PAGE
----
Overriding importance of legal privilege reconfirmed by Belgian Constitutional Court in DAC-6 case

Sunday 3 September 2023

Peter Callens[*]
President of the Order of Flemish Bars, Brussels

Overriding importance of legal privilege reconfirmed by Belgian Constitutional Court in DAC-6 case

Legal professional privilege is not to be tampered with. It is a principle of such a fundamental nature that it imposes itself even on legislators. This is, in essence, the Belgian Constitutional Court’s message in its judgment of 20 July 2023 in a matter initiated by the Order of Flemish Bars (Orde van Vlaamse Balies or OVB) and other petitioners against the Flemish regional implementation decree of the DAC-6 Directive. The Constitutional Court had submitted a request for a preliminary ruling from the Court of Justice of the European Union (CJEU), which provided its answer in its landmark judgment of 8 December 2022 (Case C-694-20). The Constitutional Court now follows up on the CJEU guidance.

What is the case before the Belgian Constitutional Court about?

Council Directive (EU) 2018/822 of 25 May 2018, better known as DAC-6, requires professionals who advise on cross-border arrangements to report their advice to the national revenue service if it raises suspicion of seeking a tax advantage deemed undesirable. Member States had to transpose DAC-6 into national law by the end of 2019. Given the specific structure of Belgium as a federal state combined with regions and communities, five transpositions had to be carried out.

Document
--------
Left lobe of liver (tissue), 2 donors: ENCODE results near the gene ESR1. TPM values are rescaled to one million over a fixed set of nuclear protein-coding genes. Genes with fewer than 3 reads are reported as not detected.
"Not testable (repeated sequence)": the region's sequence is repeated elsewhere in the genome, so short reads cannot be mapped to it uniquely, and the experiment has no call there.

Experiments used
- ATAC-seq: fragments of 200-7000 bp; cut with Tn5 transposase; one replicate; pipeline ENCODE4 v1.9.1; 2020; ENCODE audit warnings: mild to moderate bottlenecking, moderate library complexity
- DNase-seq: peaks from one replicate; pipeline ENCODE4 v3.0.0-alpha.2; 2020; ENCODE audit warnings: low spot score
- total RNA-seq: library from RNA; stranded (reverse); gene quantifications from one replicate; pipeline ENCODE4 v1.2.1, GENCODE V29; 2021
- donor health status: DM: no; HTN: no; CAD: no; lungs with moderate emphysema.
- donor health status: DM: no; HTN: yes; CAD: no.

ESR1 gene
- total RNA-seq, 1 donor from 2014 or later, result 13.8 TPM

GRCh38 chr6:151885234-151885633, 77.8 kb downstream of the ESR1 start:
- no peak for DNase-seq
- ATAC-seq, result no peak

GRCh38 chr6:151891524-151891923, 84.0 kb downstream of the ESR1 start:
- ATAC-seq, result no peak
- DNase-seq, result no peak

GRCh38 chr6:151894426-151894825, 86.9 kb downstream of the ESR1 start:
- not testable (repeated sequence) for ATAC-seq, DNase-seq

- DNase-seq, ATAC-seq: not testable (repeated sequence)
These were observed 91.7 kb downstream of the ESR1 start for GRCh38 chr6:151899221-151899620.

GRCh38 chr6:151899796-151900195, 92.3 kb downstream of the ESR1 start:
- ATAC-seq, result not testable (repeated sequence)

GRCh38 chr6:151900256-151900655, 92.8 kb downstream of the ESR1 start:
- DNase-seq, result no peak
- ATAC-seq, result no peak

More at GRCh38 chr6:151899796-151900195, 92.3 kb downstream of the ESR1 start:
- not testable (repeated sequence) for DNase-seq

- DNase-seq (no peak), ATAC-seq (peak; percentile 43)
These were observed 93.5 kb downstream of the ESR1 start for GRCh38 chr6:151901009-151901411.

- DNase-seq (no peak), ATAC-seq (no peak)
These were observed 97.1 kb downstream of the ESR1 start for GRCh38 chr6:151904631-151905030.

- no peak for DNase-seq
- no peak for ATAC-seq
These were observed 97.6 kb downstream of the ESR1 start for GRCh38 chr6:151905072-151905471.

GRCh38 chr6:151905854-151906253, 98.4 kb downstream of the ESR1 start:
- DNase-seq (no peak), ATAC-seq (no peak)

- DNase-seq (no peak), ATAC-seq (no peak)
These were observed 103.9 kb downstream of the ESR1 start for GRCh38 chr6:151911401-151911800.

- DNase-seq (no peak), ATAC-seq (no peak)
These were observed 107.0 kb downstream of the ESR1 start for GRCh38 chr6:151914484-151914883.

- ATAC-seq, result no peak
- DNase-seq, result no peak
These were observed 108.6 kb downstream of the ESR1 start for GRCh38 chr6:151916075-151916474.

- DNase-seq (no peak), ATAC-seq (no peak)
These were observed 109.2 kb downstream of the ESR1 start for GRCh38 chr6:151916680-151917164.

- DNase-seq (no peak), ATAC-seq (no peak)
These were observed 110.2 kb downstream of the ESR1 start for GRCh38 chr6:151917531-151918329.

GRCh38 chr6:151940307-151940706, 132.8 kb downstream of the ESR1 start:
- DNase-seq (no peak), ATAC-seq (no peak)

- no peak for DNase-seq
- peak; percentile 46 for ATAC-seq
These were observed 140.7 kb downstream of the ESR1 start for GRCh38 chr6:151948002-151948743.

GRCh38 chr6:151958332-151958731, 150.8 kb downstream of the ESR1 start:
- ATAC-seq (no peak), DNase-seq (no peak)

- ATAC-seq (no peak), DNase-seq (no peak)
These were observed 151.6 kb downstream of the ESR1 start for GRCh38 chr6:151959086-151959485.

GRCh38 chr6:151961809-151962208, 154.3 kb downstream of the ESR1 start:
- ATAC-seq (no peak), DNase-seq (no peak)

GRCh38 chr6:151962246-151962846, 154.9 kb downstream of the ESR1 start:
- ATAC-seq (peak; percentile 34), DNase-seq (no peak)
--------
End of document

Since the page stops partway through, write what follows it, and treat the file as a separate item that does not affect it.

These transpositions were seen as problematic by the official representative bodies of the Bar instituted by law, OVB and its French-German speaking counterpart (OBFG), from the angle of the protection of professional secrecy. This key concept for the legal profession is determined by law, in the rules of professional conduct laid down by the Bars and, in recent years, in the case law of the Belgian Constitutional Court, the Court of Cassation, the Council of State, the CJEU and the European Court of Human Rights (ECtHR).

In the context of DAC-6 it is essential to recall that legal professional privilege is not restricted to advice in litigious situations or to representation in court. In Saber v Norway (2020), the ECtHR expressly granted protection under Article 8.2 ECHR to legal professional privilege outside the context of litigation. Building on earlier authorities, among which is another landmark case, Michaud v. France, the ECtHR reiterated that:

‘It is clearly in the general interest that any person who wishes to consult a lawyer should be free to do so under conditions which favour full and uninhibited discussion and that it is for that reason that the lawyer-client relationship is, in principle, privileged. It has not limited that consideration to matters relating to pending litigation only and has emphasised that, whether in the context of assistance for civil or criminal litigation or in the context of seeking general legal advice, individuals who consult a lawyer can reasonably expect that their communication is private and confidential.’

Any law that interferes with legal privilege must be sufficiently clear and foreseeable to ensure that the principle of it is not compromised.